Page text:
Monday, September 26, 2011

The cure for a movie pitch with too much set-up....

First, a clarification. I said a few days ago that you could apply for an I-539 visa extension if you're in the States on a 90-day tourist visitor visa. My helpful visa lawyer has clarified that this is not the case - actually you can't extend the 90-day Visa Waiver Program (otherwise known as the VWP).

The I-539 allows people who are on a B-2 Visitor's Visa (like, a business visa) to extend their stay but, unfortunately, people on the VWP are unable to do the same. And this would be a bad thing to get wrong - you could end up being unable to get back into the States because you've outstayed your visa.

Here is some information on the VWP: http://travel.state.gov/visa/temp/without/without_1990.html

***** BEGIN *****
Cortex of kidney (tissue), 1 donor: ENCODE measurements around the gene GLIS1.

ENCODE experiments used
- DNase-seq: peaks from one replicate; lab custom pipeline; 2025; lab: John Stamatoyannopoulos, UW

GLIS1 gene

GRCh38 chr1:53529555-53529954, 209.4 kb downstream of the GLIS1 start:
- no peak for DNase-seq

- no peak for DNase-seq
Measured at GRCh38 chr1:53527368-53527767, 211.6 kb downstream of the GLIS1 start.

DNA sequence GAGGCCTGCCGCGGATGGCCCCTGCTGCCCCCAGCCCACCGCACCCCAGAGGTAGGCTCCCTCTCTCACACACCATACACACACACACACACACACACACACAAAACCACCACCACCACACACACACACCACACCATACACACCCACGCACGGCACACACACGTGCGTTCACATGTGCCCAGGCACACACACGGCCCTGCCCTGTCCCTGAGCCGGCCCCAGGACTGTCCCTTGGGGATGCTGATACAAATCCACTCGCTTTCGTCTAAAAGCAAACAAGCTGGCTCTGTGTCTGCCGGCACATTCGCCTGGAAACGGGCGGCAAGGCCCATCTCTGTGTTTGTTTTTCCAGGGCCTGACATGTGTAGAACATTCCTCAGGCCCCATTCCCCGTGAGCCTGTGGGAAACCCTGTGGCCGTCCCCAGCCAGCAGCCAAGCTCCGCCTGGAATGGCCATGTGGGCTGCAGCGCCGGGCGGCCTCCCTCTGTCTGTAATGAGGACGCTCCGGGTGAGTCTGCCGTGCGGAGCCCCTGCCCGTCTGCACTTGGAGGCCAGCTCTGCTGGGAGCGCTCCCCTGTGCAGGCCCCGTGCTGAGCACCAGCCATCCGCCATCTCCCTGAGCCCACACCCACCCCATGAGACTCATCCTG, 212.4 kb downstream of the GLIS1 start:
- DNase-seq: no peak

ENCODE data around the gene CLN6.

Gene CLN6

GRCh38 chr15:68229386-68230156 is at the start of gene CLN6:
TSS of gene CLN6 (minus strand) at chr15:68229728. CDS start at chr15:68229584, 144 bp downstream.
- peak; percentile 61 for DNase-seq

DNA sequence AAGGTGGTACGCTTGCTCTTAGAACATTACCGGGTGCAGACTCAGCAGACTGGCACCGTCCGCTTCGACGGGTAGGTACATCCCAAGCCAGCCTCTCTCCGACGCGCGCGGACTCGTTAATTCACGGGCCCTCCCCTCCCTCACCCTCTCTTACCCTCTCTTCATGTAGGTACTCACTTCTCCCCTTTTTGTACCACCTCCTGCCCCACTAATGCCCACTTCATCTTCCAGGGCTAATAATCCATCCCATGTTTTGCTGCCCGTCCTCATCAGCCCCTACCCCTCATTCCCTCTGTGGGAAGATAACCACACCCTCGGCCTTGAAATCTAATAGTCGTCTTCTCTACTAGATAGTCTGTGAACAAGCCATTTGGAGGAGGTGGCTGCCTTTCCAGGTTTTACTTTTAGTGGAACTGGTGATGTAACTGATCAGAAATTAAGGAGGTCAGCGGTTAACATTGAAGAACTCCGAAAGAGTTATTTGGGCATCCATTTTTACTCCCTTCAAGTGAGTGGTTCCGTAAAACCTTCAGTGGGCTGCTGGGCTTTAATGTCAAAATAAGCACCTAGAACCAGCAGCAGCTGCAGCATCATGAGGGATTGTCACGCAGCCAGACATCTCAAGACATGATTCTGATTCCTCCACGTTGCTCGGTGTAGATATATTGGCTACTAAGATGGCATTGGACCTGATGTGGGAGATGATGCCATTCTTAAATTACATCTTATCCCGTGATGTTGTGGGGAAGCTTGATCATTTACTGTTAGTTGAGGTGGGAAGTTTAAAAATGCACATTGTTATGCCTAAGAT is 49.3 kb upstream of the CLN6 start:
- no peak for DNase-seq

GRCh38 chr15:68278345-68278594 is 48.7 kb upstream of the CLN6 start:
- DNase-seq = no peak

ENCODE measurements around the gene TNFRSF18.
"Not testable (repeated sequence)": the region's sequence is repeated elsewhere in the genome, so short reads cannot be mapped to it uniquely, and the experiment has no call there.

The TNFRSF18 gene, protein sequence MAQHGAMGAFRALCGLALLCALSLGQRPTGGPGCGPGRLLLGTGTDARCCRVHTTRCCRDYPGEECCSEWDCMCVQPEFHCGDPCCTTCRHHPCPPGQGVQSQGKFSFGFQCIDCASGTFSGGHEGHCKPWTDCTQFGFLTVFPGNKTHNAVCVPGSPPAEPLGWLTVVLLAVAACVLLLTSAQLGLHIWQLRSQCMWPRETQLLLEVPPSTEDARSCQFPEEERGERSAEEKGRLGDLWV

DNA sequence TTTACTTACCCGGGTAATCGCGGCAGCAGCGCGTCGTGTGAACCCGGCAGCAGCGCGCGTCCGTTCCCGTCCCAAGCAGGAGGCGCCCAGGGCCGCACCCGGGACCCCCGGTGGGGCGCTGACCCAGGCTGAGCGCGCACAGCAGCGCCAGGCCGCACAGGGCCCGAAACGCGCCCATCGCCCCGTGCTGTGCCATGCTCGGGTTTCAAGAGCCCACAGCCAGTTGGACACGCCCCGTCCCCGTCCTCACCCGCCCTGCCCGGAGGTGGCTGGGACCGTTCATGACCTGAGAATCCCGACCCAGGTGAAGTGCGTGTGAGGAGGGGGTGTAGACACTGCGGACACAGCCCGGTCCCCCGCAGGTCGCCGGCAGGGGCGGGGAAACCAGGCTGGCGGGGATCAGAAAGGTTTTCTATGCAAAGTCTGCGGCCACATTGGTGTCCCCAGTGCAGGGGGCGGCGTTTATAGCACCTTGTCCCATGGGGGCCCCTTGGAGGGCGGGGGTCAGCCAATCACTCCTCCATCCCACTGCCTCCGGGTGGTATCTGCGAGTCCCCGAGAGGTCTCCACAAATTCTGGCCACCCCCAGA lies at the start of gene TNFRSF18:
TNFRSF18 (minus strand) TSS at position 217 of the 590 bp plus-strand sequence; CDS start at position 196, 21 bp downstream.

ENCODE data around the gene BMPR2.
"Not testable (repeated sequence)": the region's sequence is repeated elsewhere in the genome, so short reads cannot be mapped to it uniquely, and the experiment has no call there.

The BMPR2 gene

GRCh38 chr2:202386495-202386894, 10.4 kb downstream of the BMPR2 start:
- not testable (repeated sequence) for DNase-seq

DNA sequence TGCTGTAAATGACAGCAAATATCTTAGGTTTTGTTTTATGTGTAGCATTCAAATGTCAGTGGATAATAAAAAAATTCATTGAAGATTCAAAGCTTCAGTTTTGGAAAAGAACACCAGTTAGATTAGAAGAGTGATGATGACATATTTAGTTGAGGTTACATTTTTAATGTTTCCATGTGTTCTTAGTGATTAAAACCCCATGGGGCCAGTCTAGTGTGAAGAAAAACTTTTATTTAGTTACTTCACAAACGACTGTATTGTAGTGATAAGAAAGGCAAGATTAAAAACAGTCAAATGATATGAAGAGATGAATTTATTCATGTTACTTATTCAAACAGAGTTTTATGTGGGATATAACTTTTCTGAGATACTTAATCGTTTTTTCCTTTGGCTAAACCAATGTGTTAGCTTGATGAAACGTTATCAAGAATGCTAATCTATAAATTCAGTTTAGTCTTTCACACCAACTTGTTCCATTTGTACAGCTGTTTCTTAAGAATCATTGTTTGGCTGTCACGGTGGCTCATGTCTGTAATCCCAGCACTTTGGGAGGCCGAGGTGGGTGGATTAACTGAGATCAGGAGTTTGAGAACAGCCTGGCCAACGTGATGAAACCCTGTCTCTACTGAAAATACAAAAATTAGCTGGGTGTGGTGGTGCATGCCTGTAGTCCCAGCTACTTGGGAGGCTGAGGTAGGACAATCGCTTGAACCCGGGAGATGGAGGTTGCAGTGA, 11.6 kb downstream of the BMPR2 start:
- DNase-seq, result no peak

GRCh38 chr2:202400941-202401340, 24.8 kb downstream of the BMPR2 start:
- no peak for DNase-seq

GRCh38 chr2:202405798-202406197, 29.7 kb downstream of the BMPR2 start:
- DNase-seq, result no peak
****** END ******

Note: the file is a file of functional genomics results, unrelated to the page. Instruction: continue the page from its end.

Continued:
My bad, folks! It did sound a bit too good to be true....

On another note, I was talking recently to another writer about pitching. We both had a script idea that's difficult to pitch because the story requires a lot of set-up before you can get to the good stuff. There is just too much stuff to explain before the hero can get cracking on his/her journey. Anyway, between the two of us (although Jason, I think it was your big lightbulb moment!), we cracked the solution.

You start the pitch by describing the climax of your movie. So for example, Minority Report, which requires a lot of set-up before the plot really gets going, would begin with Tom Cruise already on the run, a cop convicted of a crime he has yet to commit.

Double Jeopardy would begin with Ashley Judd escaping jail and vowing to kill her husband - whose murder she is already serving a life sentence for.

Or to use a horrendous example, Snakes on a Plane (which took forever to deliver the snakes, let alone get them on an aircraft) would start its pitch with Sam Jackson already battling the snakes on the plane.

Basically, put your hero in a really tight spot - and THEN describe how he came to be there. The audience will be hooked by your opening situation, and then follow your hero on the rest of his journey.

I hope this helps other writers struggling with the dreaded set-up - it's certainly taken the fear out of it for me!

No comments: